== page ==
LexTech Conference 2017: “The Future of Law” to prepare regional lawyers for change

We would love to invite to you to join us at #LexTech17, a legal technology conference themed “The Future of Law” organised by Brickfields Asia College and CanLaw, happening in MaGIC Cyberjaya, Malaysia on 4-5 November 2017.

TheMalaysianLawyer.com is a media partner of this conference.

LexTech Poster

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Oversights which could destroy your startup or small business

This post is a part of a series based on my Law for Startups workshop at MaGIC in September 2015. It’s a basic introduction to legalities for startup founders. You can access the slides here.

Read the earlier posts for context:

  1. Law for startups in Malaysia — building on the best foundations.
  2. The legal landscape in Malaysia for startups — a hybrid of traditional corporate practices and Silicon Valley models.
  3. Choosing the right business vehicle for your startup or small business in Malaysia.
  4. When should a startup hire a lawyer?

The opening slide for this part of the workshop reads — “Don’t let your business end up like the Titanic”.

Not something your startup wants to see in its journey.
Not something your startup wants to see in its journey.

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The legal landscape in Malaysia for startups — a hybrid of traditional corporate practices and Silicon Valley models

This post is a part of a series based on my Law for Startups workshop at MaGIC in September 2015.

Read the earlier post for context: Law for Startups in Malaysia — building on the best foundations.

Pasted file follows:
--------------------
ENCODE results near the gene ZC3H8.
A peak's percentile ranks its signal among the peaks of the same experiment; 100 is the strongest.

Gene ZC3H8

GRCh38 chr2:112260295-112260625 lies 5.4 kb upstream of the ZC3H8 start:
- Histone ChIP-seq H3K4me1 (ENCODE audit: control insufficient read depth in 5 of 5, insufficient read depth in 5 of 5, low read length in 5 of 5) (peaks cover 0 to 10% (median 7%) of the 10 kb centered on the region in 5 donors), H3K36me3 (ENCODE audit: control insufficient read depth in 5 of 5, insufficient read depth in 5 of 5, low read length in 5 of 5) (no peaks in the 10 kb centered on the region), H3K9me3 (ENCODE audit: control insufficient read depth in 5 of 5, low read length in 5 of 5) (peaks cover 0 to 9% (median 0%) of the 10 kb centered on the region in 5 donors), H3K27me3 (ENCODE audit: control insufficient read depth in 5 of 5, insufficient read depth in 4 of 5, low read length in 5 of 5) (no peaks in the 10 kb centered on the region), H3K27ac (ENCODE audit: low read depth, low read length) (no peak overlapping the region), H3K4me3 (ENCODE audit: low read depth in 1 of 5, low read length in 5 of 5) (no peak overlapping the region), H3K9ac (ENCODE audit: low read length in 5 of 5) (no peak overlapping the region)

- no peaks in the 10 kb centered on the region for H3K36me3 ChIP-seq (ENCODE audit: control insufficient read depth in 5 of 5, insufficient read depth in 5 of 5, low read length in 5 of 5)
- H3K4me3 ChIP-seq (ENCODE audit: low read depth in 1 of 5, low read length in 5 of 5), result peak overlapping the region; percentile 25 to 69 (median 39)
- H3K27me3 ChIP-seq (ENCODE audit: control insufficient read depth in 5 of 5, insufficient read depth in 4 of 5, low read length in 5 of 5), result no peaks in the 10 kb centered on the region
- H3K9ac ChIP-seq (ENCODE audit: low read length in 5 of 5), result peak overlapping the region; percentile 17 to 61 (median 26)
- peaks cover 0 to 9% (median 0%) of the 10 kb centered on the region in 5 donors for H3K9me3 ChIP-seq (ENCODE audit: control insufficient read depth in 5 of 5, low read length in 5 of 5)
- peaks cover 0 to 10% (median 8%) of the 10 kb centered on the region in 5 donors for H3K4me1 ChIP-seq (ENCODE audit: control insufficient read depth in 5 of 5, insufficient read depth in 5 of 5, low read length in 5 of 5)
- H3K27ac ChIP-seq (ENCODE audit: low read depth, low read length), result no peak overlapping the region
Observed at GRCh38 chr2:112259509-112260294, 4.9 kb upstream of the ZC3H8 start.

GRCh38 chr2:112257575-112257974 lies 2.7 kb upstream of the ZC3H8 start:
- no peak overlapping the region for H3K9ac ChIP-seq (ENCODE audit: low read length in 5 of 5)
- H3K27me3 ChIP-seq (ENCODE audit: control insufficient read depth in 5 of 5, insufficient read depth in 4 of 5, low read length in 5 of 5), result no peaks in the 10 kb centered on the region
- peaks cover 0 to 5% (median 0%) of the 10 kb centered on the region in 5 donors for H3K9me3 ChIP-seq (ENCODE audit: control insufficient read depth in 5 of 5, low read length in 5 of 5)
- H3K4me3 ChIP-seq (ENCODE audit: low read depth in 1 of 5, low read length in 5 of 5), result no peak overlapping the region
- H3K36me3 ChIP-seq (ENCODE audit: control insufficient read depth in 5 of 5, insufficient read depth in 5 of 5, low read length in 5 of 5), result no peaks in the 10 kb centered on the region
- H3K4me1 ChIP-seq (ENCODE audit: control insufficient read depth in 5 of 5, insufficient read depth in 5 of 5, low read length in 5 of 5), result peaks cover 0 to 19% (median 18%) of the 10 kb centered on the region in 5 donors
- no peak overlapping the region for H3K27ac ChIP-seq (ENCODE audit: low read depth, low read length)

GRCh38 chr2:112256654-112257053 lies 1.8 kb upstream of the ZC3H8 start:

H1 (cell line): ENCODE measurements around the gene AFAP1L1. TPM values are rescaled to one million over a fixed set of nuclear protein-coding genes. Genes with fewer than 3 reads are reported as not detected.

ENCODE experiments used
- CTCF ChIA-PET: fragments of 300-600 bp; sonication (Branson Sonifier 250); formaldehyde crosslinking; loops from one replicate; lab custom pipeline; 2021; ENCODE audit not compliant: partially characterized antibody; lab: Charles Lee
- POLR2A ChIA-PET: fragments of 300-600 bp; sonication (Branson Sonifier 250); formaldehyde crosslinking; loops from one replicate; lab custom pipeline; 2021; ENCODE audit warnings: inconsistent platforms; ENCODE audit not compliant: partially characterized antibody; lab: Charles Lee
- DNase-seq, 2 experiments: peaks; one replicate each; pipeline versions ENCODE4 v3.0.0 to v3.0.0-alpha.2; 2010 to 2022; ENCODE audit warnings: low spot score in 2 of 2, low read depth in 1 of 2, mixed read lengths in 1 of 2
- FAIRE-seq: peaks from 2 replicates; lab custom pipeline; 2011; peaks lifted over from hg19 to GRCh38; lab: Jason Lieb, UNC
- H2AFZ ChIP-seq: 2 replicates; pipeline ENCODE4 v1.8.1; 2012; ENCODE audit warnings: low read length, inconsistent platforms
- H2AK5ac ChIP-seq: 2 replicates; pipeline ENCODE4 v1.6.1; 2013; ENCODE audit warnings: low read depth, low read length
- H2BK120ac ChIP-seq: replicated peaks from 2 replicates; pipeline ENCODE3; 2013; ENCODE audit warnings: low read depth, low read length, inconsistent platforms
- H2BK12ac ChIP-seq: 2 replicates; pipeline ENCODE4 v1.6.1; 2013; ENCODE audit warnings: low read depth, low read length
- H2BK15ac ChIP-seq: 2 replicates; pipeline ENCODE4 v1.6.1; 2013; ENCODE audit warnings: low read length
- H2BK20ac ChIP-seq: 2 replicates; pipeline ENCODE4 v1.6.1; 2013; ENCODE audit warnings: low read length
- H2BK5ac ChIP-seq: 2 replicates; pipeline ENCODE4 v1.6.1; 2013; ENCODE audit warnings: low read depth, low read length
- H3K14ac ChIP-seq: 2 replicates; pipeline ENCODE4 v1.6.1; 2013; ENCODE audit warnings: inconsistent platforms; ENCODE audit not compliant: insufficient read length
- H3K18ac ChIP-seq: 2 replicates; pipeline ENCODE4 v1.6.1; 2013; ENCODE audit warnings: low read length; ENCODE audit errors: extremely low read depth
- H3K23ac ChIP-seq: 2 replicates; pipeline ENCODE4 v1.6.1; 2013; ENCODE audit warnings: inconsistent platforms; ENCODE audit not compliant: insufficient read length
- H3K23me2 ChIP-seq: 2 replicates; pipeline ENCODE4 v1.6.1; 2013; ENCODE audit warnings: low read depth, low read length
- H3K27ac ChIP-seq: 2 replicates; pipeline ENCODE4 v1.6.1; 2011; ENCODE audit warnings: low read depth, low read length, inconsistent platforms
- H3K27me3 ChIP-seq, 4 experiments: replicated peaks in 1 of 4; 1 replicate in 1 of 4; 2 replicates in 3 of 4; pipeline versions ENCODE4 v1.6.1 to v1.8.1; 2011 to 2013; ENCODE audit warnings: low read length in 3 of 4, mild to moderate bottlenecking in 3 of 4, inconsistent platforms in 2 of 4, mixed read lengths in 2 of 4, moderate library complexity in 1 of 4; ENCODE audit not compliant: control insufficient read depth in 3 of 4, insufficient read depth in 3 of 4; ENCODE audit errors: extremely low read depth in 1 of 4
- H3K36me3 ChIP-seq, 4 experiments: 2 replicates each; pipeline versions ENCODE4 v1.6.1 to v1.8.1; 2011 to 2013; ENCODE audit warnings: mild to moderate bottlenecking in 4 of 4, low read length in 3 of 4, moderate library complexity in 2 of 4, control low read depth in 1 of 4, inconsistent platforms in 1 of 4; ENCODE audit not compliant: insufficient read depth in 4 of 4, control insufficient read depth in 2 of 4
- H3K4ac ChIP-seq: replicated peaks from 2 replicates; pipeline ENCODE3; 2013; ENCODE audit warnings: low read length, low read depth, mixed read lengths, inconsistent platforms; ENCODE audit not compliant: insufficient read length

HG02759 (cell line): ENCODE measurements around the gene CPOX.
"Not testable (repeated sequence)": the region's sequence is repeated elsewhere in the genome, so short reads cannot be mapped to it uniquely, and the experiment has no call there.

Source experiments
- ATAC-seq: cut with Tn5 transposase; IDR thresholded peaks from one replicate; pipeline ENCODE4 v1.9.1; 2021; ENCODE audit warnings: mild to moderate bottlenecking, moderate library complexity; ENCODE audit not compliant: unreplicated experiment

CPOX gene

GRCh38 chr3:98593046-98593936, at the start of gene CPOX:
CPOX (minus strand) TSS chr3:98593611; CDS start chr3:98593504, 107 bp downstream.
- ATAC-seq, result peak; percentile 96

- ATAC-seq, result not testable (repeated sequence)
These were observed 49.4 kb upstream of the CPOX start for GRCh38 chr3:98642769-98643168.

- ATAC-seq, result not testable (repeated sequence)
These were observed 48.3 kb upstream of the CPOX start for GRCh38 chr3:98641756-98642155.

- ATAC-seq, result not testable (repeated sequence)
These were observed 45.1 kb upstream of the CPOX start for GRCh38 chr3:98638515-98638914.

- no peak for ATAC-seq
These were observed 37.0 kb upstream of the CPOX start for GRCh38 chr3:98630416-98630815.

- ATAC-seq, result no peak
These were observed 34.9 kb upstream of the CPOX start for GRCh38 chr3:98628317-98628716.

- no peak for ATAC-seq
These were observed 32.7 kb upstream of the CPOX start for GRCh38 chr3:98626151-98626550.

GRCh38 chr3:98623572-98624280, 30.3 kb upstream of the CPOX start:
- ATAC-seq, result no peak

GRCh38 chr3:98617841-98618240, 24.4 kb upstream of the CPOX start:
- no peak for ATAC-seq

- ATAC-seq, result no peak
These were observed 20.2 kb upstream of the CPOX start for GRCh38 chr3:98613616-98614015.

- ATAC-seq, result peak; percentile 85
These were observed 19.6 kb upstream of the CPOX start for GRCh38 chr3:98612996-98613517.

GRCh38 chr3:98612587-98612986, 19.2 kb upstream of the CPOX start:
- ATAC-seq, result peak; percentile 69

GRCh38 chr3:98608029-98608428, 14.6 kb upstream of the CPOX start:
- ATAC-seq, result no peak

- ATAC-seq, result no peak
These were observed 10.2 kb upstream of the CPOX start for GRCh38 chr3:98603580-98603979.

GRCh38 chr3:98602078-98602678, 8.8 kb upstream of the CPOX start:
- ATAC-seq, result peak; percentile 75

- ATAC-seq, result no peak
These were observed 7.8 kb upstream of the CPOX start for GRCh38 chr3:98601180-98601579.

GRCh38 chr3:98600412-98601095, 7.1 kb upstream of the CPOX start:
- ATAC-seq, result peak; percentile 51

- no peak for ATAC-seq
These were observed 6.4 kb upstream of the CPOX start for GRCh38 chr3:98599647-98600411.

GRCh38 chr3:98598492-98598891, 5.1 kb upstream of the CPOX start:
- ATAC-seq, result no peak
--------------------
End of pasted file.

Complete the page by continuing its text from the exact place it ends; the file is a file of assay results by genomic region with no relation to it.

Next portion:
It’s a basic introduction to legalities for startups.

Continue reading

Law for startups in Malaysia — building on the best foundations

The Malaysian startup scene has noticeably increased in vibrancy in the past couple of years. Many of us have friends or relatives who are somehow involved in the startup scene — either as founders or investors.

An increasing number of people — young and not-so-young, and some lawyers too — are moving away from traditional career paths and joining the startup ecosystem.

Other than my involvement with startups and investors via my corporate law practice, I’ve recently been working together with the Malaysian Global Innovation and Creativity Centre (“MaGIC”).

My
My “Law For Startups” workshop at MA2015.

MaGIC is funded by the Malaysian government, and you can read their mandate here. They are an exciting and ambitious group of people, and they aim to make Malaysia the startup capital of Asia.

I’ve been fortunate enough to have been part of a couple of MaGIC initiatives so far this year:

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